[PEM10-P11] Different propagation characteristics of gravity waves in the mesosphere and lower thermosphere over Syowa and Davis, the Antarctic, using OH airglow imagers and MF radars
Keywords:MLT, Imager, Rader, Gravity wave, Spectral analysis, The Antarctic
The polar night jet region is known to contain regions of the high gravity wave activity. However, their source, propagation and intermittency are only poorly understood because of a lack of observations. To understand their source and propagation, our group has observed the gravity waves over Syowa (69°S, 40°E) using some instruments (e.g., lidar, OH imager and MF radar). We also compared the gravity waves over Syowa and Davis (69°S, 79°E), at which terrain and meteorological conditions are similar, to investigate their horizontal variation over the east Antarctic. We found, from the lidar temperature observations, that the vertical profile of gravity wave potential energy is similar between Syowa and Davis, except for a clear enhancement around 30-40 km over Davis [Kogure et al., 2017]. Horizontal propagation characteristics are more clearly observed by airglow imaging measurements of ~90 km altitude. The comparison of four imagers' results between April-May 2013 have indicated that the major propagation directions were west ward at three station (Syowa, McMurdo, Halley), but at Davis GWs seems to propagate all the directions, which is totaly different from the other three. [Matsuda et al., 2017]. It seems like the GWs over Davis did not experience the same wind filtering in the middle atmosphere.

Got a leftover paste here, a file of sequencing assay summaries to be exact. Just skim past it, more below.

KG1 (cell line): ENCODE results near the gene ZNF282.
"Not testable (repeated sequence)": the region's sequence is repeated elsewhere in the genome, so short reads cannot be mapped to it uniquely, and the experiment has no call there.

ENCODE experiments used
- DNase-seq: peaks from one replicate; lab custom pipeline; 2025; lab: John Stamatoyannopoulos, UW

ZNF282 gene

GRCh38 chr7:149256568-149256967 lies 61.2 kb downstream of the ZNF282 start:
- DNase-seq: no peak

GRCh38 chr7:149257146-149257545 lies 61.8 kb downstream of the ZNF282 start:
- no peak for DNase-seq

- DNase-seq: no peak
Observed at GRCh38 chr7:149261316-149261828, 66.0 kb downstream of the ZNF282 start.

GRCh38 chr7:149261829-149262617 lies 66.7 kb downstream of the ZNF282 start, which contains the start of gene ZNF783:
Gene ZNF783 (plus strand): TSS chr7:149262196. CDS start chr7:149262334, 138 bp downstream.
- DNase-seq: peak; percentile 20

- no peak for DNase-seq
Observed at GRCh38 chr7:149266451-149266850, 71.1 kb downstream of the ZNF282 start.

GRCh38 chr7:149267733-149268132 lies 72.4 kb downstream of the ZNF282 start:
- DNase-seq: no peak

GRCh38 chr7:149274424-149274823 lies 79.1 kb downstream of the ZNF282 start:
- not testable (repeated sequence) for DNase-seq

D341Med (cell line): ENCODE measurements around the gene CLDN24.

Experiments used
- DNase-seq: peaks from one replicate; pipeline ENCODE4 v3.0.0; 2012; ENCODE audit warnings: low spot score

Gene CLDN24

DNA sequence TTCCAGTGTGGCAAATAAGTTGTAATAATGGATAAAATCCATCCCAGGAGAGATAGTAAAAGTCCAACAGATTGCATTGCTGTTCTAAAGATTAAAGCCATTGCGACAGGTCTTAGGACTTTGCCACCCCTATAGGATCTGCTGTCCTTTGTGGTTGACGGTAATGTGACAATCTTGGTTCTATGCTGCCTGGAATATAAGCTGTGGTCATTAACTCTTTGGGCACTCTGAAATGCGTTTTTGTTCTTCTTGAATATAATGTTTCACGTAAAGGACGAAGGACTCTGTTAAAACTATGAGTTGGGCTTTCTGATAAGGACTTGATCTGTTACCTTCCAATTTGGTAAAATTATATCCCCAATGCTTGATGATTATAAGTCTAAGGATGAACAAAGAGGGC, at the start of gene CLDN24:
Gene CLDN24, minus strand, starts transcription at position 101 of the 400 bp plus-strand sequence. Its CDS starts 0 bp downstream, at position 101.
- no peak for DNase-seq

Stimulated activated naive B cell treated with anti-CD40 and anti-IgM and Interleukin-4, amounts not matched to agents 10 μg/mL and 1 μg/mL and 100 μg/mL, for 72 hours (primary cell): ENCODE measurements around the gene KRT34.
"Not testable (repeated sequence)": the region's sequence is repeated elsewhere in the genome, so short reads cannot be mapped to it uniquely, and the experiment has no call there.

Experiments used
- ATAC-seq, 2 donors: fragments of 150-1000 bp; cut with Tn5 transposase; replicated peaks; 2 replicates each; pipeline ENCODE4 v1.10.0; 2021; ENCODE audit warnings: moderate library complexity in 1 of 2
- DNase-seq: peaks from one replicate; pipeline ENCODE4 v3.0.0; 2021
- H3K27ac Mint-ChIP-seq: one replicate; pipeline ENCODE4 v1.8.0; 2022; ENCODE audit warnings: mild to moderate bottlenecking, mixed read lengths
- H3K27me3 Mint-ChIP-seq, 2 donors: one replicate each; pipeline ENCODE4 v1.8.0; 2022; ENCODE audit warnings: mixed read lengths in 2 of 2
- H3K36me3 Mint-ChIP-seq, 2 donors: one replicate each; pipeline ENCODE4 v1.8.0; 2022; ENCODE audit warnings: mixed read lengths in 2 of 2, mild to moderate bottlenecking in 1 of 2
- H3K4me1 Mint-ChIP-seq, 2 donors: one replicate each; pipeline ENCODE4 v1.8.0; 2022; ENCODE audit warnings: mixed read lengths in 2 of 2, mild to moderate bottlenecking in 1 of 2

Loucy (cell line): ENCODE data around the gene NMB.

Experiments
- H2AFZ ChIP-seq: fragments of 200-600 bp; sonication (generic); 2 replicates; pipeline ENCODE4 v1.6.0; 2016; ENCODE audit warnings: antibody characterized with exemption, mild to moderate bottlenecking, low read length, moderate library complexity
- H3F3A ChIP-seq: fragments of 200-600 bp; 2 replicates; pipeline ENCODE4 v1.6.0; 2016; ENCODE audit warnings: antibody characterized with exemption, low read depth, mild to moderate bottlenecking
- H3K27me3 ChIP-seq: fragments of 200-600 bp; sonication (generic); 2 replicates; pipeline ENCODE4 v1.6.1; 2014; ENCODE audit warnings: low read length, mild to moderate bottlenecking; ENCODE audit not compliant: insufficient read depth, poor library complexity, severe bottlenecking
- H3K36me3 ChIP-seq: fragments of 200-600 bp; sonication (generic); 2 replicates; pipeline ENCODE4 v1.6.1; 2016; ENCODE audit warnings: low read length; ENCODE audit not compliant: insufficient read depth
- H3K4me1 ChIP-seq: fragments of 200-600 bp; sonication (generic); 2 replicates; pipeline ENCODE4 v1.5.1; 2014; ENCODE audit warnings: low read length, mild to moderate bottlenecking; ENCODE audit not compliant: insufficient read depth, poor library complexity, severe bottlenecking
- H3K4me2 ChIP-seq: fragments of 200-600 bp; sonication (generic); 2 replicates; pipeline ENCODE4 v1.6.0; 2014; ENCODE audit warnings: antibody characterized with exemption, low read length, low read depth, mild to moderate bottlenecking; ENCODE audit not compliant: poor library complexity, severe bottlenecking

The goal of this study is to compare the gravity waves over Syowa and Davis in many different ways and with more observational data. In this presentation, we will show the ground-based horizontal phase speed spectrum over the two stations derived from OH imagers in more details. We analyzed the OH airglow imager data obtaind for eight months (from March to October in 2016) over the two stations with M-transform [Matsuda et al., 2014]. We analyzed the data without clouds and aurora contaminations continuously for at least one hour. The numbers of nights with such data sets are 40 at Syowa and 55 at Davis. The seasonal variations of the nightly mean variance were very similar with winter maximum, but the variance over Syowa was significantly larger than that over Davis in September. The reason for a larger variance over Syowa in September was the existence of southward propagating gravity waves with the phase speed of ~10 - 80 m/s. In 2016, clear sky and aurora free data were available at both station on ten nights. Comparison of phase velocity spectra obtained on the same night showed similarity on at only one night out of ten nights. On five nights, the spectra were quite different. On the other four nights, the spectral peaks with slow westward phase velocity (> 50 m/s) were commonly observed but additional spectral peaks were found over Davis and not over Syowa. We will present comparisons of kinetic energy and propagation direction of gravity waves derived from MF radars, and compare with the results from OH imagers.